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Pulitzer Prize for Fiction 2010

The winner of the 2010 Pulitzer Prize for Fiction was announced yesterday. I did a terrible job of predicting the winner  –  failing to mention any of the finalists. I blame this on the fact that I haven’t even heard of any of them! 

Winner of the Pulitzer Prize 2010

Tinkers by Paul Harding

Finalists

Love in Infant Monkeys by Lydia Millet and In Other Rooms, Other Wonders by Daniyal Mueenuddin

I am trying to read all the Pulitzer winners, so will read Tinkers at some point.

Have you read Tinkers?

Have you heard of these books?

 

38 replies on “Pulitzer Prize for Fiction 2010”

Oh, I’m sorry if you thought that I was saying you were being repetitive. If I was that’d be stupid, because bookblogging surely means many people share their thoughts on the same books or events. I didn’t mean to imply that at all!

None of them, which is odd really because I’m often in the bookshop and a big deal is made of new releases. The cover of the third is most appealing to me, so while I won’t look at all three I will that one.

Jessica, There were no reviews on Amazon UK when I went to look this morning (although one appeared a bit later) There isn’t a copy in my library. – I’m sure there will be lots of reviews in the coming weeks though!

Nadia, I think it is quite nice that the award is highlighting a lesser known book – especially if it deserves it. I look forward to hearing all about it.

I still intend to read Lark and Termite so thank you for bringing it to my attention, even if it didn’t win!

I only know of Tinkers because after your post I had a look at the Pulitzer website to see what others were suggesting would win and it was one that came up a few times.

Claire, I still hope to read Lark and Termite at some point too. It is good that the Pulitzer website was at least creating a little buzz around it – I look forward to reading Tinkers at some point in the future too.

I was flabbergasted at these results. How idiotic do I feel that I have never heard of any of them? It seems that I am not the only one though. Good grief. Well, on the bright side, we get introduced to new stuff, right?

Meghan, I’m sure it won’t be long! I can’t decide whether to buy a copy or wait until my library gets hold of a copy. I have a lot to read at the moment, so think I’ll delay the decision!

Never even heard of these books, but then I am interested in a different genre, so it’s no wonder! Happy reading to you and I am looking forward to hearing your thoughts on these books, should you decide to share them with us.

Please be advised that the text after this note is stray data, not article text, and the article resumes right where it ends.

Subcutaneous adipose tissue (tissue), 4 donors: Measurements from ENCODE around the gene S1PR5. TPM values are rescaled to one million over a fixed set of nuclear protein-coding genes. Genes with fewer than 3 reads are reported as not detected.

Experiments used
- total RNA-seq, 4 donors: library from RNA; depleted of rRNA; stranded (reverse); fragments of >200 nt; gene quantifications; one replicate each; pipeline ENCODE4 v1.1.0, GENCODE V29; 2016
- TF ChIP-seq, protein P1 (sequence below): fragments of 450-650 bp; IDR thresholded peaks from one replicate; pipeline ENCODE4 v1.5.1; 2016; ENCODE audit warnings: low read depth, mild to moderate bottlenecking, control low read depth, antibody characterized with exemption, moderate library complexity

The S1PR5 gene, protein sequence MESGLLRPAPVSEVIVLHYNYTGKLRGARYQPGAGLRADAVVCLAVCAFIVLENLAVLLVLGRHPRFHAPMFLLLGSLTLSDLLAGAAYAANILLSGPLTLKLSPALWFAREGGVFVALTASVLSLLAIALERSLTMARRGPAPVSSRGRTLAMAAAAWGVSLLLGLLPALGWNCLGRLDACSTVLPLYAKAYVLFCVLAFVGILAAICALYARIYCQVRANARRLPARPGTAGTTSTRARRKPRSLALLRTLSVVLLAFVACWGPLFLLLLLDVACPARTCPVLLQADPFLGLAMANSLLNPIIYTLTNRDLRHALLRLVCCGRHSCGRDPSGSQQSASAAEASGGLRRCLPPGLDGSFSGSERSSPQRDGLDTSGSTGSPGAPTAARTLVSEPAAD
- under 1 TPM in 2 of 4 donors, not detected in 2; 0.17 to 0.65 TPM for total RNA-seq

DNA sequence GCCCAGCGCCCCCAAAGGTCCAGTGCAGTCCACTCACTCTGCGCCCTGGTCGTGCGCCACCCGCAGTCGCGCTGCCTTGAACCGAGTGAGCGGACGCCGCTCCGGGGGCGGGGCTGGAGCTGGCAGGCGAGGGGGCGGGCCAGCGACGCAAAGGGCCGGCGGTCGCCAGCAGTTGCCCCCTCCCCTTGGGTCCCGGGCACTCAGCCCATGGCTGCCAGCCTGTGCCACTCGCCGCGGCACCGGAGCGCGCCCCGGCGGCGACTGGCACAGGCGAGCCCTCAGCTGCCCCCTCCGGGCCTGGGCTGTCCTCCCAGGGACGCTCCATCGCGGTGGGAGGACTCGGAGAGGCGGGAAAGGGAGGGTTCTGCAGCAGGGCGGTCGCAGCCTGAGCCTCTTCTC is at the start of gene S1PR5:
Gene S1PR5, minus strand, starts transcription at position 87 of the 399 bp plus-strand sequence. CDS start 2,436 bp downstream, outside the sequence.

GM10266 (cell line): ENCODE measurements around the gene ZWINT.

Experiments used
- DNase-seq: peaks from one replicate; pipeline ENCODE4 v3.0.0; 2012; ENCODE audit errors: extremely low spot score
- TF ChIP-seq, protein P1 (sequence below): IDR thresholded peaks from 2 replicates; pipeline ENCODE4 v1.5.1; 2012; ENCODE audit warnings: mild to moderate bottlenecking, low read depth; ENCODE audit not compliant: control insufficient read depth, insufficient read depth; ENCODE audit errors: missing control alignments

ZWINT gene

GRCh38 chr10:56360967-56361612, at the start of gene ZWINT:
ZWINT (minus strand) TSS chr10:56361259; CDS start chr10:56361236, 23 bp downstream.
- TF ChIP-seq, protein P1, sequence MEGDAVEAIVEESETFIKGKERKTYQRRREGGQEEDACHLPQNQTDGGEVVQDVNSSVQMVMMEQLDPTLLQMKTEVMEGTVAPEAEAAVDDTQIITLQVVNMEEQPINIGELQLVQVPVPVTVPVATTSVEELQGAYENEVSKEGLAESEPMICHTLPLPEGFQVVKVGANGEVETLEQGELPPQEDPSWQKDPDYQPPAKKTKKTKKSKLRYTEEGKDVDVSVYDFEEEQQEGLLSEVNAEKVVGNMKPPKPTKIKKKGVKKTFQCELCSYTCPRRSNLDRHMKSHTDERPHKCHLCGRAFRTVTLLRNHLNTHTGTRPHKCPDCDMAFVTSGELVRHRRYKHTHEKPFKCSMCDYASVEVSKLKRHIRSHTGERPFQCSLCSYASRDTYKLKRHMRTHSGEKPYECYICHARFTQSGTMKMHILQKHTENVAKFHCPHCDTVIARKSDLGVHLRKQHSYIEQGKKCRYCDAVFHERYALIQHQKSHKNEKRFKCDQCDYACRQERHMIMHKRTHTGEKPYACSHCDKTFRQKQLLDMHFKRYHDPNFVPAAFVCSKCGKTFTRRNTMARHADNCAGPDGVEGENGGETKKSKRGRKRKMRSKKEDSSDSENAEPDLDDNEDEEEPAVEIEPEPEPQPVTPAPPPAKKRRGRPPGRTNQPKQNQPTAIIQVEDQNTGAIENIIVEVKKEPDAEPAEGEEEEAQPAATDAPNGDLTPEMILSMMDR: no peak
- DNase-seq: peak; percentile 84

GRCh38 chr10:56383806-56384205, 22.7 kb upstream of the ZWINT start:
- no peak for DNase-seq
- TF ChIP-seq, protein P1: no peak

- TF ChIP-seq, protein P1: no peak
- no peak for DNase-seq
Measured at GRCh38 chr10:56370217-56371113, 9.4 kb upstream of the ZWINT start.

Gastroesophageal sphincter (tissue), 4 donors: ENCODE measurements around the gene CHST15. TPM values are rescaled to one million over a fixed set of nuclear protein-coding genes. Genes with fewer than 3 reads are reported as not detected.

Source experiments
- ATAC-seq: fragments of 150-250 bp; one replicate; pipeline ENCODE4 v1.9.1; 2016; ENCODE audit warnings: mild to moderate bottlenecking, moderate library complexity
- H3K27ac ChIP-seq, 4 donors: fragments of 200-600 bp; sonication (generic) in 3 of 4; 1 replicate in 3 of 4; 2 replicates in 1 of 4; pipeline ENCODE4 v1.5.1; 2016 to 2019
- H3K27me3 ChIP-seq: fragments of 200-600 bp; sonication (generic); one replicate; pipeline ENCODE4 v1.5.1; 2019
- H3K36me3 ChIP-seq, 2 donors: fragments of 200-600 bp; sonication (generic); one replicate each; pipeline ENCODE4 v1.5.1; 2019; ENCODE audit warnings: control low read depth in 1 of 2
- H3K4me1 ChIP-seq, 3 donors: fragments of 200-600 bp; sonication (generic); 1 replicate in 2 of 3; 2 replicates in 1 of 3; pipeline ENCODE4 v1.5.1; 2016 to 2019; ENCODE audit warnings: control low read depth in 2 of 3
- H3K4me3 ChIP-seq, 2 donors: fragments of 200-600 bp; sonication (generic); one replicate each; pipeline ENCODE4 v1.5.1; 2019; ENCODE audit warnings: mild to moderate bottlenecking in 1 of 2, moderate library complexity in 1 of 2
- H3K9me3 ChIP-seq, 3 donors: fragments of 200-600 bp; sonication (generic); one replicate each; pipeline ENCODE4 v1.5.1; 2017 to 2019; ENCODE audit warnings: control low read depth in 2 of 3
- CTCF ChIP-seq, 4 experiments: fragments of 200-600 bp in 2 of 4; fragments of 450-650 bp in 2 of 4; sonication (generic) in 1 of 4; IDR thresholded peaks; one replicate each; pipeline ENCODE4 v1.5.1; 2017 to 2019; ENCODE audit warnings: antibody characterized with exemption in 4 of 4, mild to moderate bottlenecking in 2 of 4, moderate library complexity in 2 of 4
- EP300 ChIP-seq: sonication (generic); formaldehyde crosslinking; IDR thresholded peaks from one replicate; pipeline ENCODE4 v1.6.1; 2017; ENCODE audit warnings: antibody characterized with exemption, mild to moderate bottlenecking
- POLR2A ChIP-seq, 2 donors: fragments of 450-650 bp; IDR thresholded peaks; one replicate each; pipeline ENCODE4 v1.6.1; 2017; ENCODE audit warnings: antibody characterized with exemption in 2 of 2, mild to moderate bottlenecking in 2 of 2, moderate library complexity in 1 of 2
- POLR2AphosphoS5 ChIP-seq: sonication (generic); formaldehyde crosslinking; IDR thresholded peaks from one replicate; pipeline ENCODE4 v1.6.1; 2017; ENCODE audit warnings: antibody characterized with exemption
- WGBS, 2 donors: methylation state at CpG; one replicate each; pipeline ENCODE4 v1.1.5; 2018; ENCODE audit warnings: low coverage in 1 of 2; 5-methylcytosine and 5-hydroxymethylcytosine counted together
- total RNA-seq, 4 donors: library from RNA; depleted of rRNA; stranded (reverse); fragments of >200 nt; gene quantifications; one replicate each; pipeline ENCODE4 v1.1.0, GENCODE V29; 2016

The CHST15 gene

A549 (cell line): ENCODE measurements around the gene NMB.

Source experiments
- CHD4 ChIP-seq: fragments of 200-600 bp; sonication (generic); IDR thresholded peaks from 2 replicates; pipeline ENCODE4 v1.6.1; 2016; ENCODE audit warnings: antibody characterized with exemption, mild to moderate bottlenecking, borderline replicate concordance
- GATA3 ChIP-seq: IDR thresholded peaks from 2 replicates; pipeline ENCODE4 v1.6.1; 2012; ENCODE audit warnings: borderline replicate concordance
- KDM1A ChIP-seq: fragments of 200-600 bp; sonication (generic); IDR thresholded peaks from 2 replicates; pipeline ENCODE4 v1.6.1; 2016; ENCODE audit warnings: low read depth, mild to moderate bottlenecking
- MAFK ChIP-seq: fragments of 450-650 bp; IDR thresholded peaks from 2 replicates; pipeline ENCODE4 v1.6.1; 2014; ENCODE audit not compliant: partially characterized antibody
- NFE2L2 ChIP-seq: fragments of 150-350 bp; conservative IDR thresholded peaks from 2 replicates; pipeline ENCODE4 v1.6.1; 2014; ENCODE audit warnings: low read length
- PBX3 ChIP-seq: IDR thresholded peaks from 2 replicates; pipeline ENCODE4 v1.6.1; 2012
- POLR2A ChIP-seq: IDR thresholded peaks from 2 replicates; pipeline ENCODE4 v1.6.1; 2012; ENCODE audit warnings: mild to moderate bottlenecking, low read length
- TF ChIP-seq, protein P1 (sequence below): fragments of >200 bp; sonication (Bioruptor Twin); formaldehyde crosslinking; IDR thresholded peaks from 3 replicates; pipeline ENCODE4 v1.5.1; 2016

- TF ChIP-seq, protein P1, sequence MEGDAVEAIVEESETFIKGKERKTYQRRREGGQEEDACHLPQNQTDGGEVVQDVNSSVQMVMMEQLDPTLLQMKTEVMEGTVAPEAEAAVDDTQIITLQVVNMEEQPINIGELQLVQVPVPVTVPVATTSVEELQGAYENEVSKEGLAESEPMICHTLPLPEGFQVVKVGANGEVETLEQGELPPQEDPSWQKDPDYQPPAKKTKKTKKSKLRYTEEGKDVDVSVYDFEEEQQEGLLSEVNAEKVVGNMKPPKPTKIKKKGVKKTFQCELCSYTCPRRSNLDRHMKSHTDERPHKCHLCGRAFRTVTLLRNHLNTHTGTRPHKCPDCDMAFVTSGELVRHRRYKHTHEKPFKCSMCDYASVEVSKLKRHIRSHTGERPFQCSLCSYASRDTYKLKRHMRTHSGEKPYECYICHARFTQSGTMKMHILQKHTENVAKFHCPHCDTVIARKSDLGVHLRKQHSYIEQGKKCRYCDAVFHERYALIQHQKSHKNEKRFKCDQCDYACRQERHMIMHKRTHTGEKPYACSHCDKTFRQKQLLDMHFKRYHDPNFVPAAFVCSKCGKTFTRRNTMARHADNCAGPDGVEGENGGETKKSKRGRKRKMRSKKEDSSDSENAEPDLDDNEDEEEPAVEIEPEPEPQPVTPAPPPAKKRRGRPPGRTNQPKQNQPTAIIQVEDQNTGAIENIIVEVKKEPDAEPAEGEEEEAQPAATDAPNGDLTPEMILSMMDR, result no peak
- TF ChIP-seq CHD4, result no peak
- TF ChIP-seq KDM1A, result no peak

Question: How do the candidates for the Pulitzer Prize for Fiction-Shortlist (and longlist- as I assume there is one) get publicised and marketed to the book reading public? Perhaps the answer to that question would speak to our lack if knowledge of the candidates!
Just a thought as I haven’t heard a word about these lists.

The book is published by Bellevue Literary press (yes it is outfitted in the old mental institution in New York) a really small company. So maybe they are not able to advertise as well as the big companies (especially to other countries) but I think it is great that the small presses are putting out books that are getting recognized. Love in Infant Monkeys is also published by a small company. Good for them!

I’ve never heard of these before. Although the one by Millet looks really interesting. I never seem to get around to the prize winners because my TBR list is already so long… A book on your list of just completed novels, though, looks fun: Nights at the Circus. I’ll be sure to come back for the review!

-Lydia :)

I haven’t read any of the books that won, but being from Seattle, I can verify that the reporting of the police officers shooting by The Seattle Times was truly wonderful. It was up to date and readily available. This was a tragic occurrence in the Seattle area (basically, a guy on parole went into a coffee shop and shot four on-duty police officers for no apparent reason). There was subsequently a manhunt and they did a great job getting accurate news out fast.

When the Booker prize longlist was announced I did a post about how I don’t seem to be reading those books that seem to be award-winning material. I feel somewhat better now, because at least I had heard of some of those books! I hadn’t heard of any of these!

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